Professor Publishes and Presents on “The Piracy Paradox and Indigenous Fashion”
An article by Assistant Professor of Law Aman Gebru was recently published by the Cardozo Arts & Entertainment Law Journal, one of the top journals for intellectual property law scholarship. As the title The Piracy Paradox, and Indigenous Fashion implies, it examines the "piracy paradox," a highly influential theory arguing that, despite the common presumption that creativity and innovation suffer in the face of copying, the fashion industry benefits from piracy. This publication was an invited piece, as part of a special series that celebrated the 15th anniversary of the original article (Kal Raustiala & Christopher Sprigman, The Piracy Paradox: Innovation and Intellectual Prop-erty in Fashion Design, 92 VA. L. REV. 1688 (2006)).
Gebru has been interested in analyzing intellectual property law for more than a decade. His interest began when he was a law student and discovered that most of the patent rights in the world exist in a handful of jurisdictions.
"Most other countries do not have an active intellectual property law system, which led me to question whether that meant they did not have creativity and innovation or whether it meant that intellectual property laws did not capture the types of creativity and innovation that were present in those countries," he said.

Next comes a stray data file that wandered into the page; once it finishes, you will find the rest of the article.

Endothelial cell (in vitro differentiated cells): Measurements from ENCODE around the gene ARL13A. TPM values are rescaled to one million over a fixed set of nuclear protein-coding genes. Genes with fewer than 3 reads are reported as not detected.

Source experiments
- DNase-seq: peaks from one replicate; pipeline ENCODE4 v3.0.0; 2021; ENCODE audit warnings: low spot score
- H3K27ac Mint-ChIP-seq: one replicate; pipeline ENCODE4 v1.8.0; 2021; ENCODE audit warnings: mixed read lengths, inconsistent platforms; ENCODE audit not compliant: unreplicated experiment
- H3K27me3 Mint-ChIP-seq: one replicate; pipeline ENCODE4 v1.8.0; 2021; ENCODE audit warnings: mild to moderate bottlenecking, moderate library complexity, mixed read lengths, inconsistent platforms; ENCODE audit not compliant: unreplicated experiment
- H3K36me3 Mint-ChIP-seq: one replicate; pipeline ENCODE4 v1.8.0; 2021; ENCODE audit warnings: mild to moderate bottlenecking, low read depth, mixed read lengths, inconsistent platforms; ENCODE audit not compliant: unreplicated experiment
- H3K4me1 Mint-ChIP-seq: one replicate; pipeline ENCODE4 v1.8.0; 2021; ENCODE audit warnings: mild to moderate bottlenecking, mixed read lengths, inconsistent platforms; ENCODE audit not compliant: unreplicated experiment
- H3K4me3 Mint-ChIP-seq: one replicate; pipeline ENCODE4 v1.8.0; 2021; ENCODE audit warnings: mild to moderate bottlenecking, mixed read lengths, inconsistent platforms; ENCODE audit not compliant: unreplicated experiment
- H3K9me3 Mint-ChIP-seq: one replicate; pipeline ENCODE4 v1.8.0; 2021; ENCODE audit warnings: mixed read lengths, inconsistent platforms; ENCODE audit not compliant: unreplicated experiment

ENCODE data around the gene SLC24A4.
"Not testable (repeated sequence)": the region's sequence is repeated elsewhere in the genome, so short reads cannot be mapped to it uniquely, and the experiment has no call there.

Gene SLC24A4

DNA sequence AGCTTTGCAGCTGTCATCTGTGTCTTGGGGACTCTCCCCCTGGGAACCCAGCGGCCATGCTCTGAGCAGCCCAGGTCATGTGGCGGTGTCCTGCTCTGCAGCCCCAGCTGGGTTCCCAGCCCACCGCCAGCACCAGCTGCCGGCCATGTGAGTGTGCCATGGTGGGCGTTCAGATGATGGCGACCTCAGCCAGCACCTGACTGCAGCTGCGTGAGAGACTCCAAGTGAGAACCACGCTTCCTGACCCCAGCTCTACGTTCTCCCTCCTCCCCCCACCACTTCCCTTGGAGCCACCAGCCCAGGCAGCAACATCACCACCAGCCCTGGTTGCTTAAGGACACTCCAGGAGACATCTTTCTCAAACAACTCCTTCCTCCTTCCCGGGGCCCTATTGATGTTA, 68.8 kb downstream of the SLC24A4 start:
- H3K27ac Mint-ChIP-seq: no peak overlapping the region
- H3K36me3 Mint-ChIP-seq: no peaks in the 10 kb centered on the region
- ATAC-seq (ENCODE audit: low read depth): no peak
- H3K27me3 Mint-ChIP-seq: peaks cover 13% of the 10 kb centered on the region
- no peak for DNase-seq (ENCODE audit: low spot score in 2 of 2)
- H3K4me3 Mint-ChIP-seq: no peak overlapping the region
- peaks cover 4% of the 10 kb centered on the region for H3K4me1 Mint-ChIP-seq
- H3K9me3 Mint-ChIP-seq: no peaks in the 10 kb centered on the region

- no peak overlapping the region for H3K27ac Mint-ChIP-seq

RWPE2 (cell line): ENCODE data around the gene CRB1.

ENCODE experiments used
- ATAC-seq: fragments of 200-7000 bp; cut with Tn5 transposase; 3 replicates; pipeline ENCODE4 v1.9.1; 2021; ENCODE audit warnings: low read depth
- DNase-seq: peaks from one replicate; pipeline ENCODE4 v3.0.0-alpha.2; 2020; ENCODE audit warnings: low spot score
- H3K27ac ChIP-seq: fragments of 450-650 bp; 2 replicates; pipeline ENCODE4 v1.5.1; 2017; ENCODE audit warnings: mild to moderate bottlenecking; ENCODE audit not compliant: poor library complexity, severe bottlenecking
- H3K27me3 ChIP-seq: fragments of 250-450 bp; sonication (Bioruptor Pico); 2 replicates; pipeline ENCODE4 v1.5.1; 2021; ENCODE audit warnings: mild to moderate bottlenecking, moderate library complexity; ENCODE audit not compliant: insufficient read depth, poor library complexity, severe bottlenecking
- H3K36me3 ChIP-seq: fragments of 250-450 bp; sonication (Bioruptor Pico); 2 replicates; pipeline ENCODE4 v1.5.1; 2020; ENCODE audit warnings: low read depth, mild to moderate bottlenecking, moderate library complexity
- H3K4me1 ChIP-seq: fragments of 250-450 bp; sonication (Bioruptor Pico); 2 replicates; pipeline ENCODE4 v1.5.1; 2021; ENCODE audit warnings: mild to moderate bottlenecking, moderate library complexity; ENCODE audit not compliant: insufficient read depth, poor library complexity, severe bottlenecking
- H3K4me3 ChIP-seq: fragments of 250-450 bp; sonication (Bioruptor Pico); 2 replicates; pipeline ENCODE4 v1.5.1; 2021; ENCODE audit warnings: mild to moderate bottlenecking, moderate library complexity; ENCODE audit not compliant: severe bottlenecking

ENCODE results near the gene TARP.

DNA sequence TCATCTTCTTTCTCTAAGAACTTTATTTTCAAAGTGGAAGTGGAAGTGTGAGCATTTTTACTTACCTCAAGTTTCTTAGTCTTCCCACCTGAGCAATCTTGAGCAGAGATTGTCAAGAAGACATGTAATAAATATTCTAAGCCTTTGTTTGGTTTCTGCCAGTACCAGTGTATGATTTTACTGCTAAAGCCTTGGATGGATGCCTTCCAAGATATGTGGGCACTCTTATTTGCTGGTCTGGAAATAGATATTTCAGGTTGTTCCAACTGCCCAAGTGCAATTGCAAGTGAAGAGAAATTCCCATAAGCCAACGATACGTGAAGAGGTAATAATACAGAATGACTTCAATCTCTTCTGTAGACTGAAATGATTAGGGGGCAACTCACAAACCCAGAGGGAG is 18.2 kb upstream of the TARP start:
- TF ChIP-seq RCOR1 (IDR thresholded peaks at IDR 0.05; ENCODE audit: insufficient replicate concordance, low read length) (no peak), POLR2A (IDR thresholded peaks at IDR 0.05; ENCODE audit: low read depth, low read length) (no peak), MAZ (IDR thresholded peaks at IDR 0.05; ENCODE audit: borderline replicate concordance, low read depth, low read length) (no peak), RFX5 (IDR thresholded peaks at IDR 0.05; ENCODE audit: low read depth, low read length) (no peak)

In this current publication Gebru examines how applicable the piracy paradox theory is in the context of indigenous fashion and more broadly traditional cultural expression.
"It categorizes indigenous fashion as those open to commercialization and those closed to it. With some important caveats, the article suggests that the piracy paradox may encourage creativity in indigenous fashion that is open to commercialization. However, ‘tolerance of unauthorized copying' which is at the core of the piracy paradox thesis, does not seem to exist in the case of sacred or restricted indigenous fashion," Gebru said.
He explained that instead of resulting in more creativity, unauthorized copying of restricted indigenous fashion has created the issue of "cultural appropriation" and a relationship of mistrust between source communities and mainstream designers.
Gebru's article concludes by suggesting that recognizing enforceable cultural rights, creating professional ethical principles, and implementing corporate social responsibility standards can create a harmonious relationship between indigenous communities and mainstream fashion designers.
The article was recently listed on the top-ten download list on the popular Social Sciences Research Network's electronic journals for Intellectual Property: Other eJournal and Intellectual Property: Trademark Law eJournal.
This paper was presented by Gebru as part of a symposium organized by the journal editors in April 2021. There, he presented to a panel that included the authors of the original article and other scholars writing for the same series. The symposium was attended by nearly 100 students and scholars from across the United States.
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